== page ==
Twins react to MLB’s rule changes, including three-batter minimum for pitchers in 2020
FORT MYERS, Fla. -- Major League Baseball and the Players Association announced Thursday, March 14, a series of rule changes that will go into effect over the next couple of years.
The changes themselves have been making headlines, especially pitchers’ three-batter minimum, which would require a pitcher to remain in the game until he faced at least three batters or the end of an inning came around.
But perhaps one of the most important aspects of the deal is the two sides’ willingness to negotiate during the middle of a Collective Bargaining Agreement as they move toward a potentially contentious showdown when the current CBA ends in 2021.
“It’s definitely positive because it’s not something that necessarily had to happen, but for both sides to get together and agree to something that kind of moves the needle is good,” said Minnesota Twins catcher Jason Castro, who was the Astros’ longtime player rep. “I think from a player’s standpoint, we want the best product on the field all across the league, and in order to do that, I think some of these changes are a step in that direction.”
Both players and officials have been kept in the loop about the upcoming changes, so none came as a surprise, though Twins chief baseball Derek Falvey said he wasn’t sure when the changes would be announced.
Some of the rule changes implemented next year will include shortening inning breaks, cutting down the number of mound visits, eliminating waiver trades with a hard July 31 deadline, as well as creating an All-Star Game voting “Election Day,” and more.
The 2020 rules will have a bigger impact on the field as active rosters are expanded from 25 to 26, and teams will only be allowed to carry 28 active players during September after rosters expand, as well as the three-batter minimum for pitchers, among other new changes.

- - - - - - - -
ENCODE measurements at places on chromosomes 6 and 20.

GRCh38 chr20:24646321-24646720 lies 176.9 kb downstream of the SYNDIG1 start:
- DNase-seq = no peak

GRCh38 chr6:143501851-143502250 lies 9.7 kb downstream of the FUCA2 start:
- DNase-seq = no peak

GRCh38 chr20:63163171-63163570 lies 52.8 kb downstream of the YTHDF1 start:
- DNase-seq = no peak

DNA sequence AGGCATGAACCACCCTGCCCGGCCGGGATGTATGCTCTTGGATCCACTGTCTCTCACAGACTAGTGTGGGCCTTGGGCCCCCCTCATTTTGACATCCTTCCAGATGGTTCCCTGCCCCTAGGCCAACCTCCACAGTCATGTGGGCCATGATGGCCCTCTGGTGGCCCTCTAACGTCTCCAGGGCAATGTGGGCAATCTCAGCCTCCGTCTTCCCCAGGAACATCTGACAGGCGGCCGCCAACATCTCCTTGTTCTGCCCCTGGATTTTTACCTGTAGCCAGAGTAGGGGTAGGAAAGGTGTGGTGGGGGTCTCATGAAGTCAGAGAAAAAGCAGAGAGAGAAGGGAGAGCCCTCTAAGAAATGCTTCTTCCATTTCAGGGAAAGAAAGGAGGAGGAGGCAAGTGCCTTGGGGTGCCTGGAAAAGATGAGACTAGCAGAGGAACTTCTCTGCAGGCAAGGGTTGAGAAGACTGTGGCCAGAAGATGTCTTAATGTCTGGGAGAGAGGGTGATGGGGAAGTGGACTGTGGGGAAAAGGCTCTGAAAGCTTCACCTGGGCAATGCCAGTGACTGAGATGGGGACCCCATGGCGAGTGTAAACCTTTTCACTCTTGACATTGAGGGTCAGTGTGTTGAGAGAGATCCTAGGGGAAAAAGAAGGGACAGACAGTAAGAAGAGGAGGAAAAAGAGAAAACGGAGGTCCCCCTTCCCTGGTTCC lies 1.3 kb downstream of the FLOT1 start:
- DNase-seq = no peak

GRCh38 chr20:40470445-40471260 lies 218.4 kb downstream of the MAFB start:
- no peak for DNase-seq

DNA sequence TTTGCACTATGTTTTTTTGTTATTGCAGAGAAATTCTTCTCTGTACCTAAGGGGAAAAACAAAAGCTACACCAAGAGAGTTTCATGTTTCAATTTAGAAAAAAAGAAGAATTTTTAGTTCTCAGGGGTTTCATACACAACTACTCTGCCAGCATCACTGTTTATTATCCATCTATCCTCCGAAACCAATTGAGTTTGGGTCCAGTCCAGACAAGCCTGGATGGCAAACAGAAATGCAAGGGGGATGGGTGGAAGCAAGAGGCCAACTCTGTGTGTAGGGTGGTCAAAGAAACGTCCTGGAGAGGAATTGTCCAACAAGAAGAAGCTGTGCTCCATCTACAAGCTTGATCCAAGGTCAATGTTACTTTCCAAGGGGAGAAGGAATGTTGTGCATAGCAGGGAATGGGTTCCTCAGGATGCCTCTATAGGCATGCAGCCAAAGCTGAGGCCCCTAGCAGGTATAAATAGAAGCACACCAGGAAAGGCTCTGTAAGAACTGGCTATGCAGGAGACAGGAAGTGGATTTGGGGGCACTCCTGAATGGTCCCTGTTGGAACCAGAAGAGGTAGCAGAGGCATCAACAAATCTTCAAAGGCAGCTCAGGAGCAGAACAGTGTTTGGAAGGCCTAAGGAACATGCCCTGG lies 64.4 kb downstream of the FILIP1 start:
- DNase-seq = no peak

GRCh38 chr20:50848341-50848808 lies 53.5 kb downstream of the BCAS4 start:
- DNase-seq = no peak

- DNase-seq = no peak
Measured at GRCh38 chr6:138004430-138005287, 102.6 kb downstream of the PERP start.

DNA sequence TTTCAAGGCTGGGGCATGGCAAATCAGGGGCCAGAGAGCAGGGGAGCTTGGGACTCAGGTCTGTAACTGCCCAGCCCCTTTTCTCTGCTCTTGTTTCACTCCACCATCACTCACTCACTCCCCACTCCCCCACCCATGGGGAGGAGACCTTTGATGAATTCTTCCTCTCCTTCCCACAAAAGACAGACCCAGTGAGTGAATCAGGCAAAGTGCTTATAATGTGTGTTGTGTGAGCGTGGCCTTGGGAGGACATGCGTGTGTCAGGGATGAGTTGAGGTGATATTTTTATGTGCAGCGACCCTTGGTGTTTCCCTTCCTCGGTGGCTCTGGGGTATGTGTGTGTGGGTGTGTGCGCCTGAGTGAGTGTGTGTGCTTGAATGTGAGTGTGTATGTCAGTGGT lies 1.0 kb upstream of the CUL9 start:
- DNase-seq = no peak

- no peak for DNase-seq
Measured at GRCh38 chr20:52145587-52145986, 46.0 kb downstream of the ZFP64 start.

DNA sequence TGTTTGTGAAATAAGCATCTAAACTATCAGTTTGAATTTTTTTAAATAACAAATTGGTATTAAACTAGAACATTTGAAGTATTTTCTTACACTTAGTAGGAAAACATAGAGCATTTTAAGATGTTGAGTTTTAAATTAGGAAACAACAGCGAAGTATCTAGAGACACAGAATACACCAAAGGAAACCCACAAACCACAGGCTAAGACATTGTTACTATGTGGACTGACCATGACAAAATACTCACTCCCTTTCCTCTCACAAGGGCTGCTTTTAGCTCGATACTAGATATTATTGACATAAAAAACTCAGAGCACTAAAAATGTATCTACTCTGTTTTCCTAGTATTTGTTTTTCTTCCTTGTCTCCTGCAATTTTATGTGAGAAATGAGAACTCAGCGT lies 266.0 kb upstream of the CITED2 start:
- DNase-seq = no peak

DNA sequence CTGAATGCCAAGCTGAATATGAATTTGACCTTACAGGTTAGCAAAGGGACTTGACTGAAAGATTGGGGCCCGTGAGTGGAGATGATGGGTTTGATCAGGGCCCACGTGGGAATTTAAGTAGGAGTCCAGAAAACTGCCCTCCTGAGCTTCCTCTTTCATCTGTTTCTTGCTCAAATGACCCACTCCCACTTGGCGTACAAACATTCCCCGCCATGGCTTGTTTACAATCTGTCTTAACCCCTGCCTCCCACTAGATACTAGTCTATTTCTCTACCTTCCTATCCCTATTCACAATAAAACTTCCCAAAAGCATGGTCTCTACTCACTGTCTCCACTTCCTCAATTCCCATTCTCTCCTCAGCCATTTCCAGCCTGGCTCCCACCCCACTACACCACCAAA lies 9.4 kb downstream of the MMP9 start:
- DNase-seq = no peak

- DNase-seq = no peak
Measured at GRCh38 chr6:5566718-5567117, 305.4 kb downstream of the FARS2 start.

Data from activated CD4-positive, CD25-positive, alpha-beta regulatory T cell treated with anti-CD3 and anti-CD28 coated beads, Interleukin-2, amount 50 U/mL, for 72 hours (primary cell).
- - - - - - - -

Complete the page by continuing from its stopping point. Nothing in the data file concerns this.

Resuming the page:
The three-batter minimum will be implemented unilaterally by the commissioner’s office. It is perhaps one of the most talked-about new rules -- and for good reason -- as it will play a role in on-field strategy.
It also will change roster construction, and how teams manage bullpens, so Falvey is happy to have a year to think about the new rule.
“I think without question it is the most significant strategic on-field change relative to the changes that were announced,” Falvey said. “That one’s going to be interesting for a subset of players. We’ve all long thought that there might be a player that’s a left-on-left situational guy and you worry a little less about his exposure against right-handed hitters. Well, that will change.”
Major League Baseball has been focusing in on quickening the pace of play with many of these changes for years -- the point of the three-batter minimum, for example, is to cut down on time spent making pitching changes -- to keep fans’ attention and foster engagement.
And a big part of keeping fans’ attention is having the best product on the field, which, for a variety of reasons, hasn’t always been the case.
“Obviously the goal of all the pace-of-play stuff is to drive fan engagement, but at the end of the day, if the best competition isn’t on the field at all times with all 30 teams, then you’re kind of taking one step forward with two steps back with pace-of-play (because) then fans aren’t excited to watch the product that’s on the field,” Castro said.
Free agency and service time manipulation are among things that will need to be addressed as the two sides head toward their next CBA negotiations, Twins player rep Kyle Gibson said.
“When it comes down to it, teams and players are working together to try to get the best game possible for the fans,” Gibson said. “This game is nothing without the fans who are watching on TV or watching in the stands, so our goal is to hopefully have the best game out there possible and the best product on the field and hopefully spread joy like America’s past time did all throughout the last century.”